The National Hockey League and the Players' Association have reached an agreement on the framework of a new collective bargaining agreement to end the lockout that has been in place since mid- September.
The breakthrough came after a 16-hour marathon negotiating session that lasted all day Saturday and into Sunday morning at the Sofitel Hotel. The NHL announced the agreement in principle shortly after 5 a.m. ET Sunday.
NHL commissioner Gary Bettman and NHLPA executive director Donald Fehr stood together announcing they had the framework of a new contract.
"Don Fehr and I are here to tell you that we have reached an agreement on the framework of a new collective bargaining agreement, the details of which need to be put to paper," Bettman said in front of several reporters. "We have to dot a lot of I's and cross a lot of T's. There is still a lot of work to be done, but the basic framework has been agreed upon. We have to go through a ratification process and the Board of Governors has to approve it from the league side and, obviously, the players have to approve it as well. We are not in a position to give you information right now about schedule, when we are starting. It's early in the morning and we have been at this all day and all night, obviously. But, we will be back to you very shortly, hopefully, later today with more information in that regard."
The league said the new labor package, which will reportedly be for 10 years, must be "drafted and formerly approved by both parties" before it can be finalized.
The NHL and its Players' Association had met separately with a federal mediator throughout the day Friday and into the evening. On Saturday afternoon, the two sides met face-to-face with federal mediator Scot L. Beckenbaugh as they worked toward a new labor deal.
Beckenbaugh, the Deputy Director for Mediation Services of the Federal Mediation and Conciliation Service, could be considered the savior for the talks and new CBA.
The organization's director, George H. Cohen, issued a statement on the tentative agreement.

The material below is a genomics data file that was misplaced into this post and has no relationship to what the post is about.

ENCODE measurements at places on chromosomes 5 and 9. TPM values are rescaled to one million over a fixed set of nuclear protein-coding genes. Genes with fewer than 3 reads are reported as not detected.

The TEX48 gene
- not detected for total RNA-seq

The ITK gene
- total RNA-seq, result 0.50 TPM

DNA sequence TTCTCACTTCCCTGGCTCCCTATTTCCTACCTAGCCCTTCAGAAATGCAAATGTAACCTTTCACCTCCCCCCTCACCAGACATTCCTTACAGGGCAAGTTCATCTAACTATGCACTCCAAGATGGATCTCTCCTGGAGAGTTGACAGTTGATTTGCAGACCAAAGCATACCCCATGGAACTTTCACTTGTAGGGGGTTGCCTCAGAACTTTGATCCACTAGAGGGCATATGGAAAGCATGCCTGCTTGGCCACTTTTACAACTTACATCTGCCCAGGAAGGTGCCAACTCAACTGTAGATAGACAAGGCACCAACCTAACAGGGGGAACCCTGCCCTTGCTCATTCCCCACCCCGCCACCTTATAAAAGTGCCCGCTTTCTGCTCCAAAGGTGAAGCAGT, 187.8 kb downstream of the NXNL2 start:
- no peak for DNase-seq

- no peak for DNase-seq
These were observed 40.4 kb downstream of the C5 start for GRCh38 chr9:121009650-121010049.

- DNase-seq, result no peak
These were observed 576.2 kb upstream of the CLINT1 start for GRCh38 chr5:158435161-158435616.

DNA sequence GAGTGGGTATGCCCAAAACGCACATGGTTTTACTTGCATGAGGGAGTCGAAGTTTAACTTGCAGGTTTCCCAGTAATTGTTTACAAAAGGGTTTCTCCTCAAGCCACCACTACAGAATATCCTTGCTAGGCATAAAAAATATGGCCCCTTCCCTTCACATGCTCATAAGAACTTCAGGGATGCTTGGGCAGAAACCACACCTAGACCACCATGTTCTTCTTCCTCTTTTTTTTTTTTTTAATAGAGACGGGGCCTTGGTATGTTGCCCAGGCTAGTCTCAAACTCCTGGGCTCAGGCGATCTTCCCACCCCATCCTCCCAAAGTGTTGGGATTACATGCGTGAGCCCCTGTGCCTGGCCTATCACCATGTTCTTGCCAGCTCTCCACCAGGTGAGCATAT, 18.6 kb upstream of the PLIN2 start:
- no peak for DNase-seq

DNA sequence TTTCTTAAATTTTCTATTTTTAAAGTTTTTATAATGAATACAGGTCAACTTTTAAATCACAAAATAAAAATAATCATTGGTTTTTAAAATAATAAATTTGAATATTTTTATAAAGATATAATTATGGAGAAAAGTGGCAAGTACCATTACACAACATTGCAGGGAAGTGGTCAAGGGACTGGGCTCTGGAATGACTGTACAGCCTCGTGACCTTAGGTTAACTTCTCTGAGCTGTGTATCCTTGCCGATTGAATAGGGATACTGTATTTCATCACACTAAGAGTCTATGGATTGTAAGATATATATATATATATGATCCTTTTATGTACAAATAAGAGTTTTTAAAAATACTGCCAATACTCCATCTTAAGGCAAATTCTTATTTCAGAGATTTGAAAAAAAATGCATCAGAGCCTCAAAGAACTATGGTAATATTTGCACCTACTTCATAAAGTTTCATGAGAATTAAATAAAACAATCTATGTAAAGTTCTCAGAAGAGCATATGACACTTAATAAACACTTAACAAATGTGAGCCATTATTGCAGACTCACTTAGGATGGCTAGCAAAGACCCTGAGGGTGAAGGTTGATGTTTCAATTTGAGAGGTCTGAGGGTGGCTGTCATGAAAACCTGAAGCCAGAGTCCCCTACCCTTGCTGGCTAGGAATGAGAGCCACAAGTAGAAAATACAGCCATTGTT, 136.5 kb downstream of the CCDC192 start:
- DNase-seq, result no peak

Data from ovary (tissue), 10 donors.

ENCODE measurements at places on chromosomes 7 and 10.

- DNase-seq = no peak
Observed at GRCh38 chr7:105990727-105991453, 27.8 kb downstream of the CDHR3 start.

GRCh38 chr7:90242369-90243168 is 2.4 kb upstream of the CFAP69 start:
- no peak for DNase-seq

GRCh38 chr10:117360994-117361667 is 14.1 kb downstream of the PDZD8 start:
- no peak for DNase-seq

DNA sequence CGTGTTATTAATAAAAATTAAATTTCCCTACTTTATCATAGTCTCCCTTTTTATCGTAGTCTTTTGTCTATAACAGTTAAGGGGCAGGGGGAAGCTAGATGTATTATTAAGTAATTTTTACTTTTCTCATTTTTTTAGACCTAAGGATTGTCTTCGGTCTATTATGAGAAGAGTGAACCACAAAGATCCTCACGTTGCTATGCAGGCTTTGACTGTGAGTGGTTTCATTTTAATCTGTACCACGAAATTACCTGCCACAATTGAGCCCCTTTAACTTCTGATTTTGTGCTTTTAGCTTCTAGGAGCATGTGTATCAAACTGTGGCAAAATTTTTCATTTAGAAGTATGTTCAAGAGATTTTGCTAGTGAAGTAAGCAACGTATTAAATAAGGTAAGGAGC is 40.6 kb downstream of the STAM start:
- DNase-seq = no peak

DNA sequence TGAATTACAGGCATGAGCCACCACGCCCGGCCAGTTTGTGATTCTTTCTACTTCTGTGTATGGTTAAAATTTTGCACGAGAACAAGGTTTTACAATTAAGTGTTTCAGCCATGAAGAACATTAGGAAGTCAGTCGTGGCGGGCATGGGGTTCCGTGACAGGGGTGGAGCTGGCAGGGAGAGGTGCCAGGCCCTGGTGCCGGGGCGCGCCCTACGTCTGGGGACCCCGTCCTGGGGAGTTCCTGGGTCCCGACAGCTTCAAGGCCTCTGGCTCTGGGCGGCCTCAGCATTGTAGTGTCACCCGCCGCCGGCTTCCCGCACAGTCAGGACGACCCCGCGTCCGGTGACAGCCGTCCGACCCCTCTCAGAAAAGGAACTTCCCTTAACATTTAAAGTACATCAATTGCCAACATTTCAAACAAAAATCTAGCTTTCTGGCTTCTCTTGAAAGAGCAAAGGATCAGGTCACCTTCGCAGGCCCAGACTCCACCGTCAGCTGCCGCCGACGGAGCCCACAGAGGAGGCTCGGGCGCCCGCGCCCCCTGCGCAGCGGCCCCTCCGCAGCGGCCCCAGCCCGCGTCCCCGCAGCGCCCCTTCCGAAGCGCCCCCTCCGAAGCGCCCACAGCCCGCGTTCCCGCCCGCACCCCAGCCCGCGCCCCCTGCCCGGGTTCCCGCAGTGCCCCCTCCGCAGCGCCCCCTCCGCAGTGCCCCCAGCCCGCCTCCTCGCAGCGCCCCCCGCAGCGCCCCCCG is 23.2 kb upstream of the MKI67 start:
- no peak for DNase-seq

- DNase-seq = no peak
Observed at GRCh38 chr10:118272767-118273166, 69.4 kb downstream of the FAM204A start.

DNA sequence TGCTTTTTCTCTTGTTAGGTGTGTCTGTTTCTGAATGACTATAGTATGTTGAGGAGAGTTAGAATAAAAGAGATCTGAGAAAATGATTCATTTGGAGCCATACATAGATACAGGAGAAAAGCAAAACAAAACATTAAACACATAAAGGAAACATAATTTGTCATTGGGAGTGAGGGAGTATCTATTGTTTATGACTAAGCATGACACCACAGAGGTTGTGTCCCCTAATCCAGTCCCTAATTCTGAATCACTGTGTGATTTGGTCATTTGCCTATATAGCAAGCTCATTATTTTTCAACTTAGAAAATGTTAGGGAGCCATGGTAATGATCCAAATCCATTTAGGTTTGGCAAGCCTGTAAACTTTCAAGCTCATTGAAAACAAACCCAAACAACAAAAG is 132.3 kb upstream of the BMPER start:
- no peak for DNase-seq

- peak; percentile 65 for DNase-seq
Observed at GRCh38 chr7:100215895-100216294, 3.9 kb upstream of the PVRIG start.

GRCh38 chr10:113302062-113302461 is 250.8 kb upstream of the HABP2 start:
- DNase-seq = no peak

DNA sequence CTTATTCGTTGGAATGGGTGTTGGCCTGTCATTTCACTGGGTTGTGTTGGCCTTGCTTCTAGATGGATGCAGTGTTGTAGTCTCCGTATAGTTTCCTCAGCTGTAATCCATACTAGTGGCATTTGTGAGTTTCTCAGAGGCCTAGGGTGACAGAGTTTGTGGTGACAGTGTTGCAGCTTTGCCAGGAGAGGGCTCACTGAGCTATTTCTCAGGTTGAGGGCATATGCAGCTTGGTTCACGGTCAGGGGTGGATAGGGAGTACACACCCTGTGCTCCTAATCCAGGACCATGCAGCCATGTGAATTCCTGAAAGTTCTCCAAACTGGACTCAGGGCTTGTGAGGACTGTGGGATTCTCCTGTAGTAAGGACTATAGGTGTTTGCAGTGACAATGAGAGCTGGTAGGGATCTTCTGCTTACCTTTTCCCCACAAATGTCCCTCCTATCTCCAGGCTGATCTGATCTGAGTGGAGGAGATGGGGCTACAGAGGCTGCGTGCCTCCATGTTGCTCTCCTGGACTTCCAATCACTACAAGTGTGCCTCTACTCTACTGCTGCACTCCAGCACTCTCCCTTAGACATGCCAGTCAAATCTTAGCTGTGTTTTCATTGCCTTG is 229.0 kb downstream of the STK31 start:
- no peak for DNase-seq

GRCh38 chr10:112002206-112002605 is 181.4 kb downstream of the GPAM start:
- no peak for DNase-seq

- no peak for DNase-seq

"On behalf of the FMCS, I want to extend our congratulations to both parties for their important accomplishment. The negotiated agreement represents the successful culmination of a long and difficult road in which the parties ultimately were able to reach mutually acceptable solutions to a wide variety of contentious subjects of bargaining. Of course, the agreement will pave the way for the professional players to return to the ice and for the owners to resume their business operations. But the good news extends beyond the parties directly involved; fans throughout North America will have the opportunity to return to a favorite pastime and thousands of working men and women and small businesses will no longer be deprived of their livelihoods. Last but surely not least, I want to recognize the extraordinary contribution that my colleague, Scot Beckenbaugh, Deputy Director for Mediation Services, made in providing assistance of the highest caliber to the parties throughout the most critical periods in the negotiations."
The players' share of hockey-related income will reportedly drop from 57 percent to a 50-50 split. The salary cap for the upcoming season will also reportedly be $70.2 million and will then drop to $64.3 million for the 2013-14 campaign. All clubs will be required to have a minimum payroll of $44 million.
Bettman has previously said a regular-season schedule of at least 48 games must begin by Jan. 19. The existing 2012-13 NHL schedule has already been canceled through Jan. 14.
The two sides have been without a CBA since the previous one expired just before midnight on Sept. 15.
"Any process we have in a system like this is difficult," Fehr said. "It can be long."
Depending on ratification of the new CBA, training camps could open in the middle of the coming week.
TSN of Canada reports the 10-year deal also has an opt-out clause that kicks in after eight years.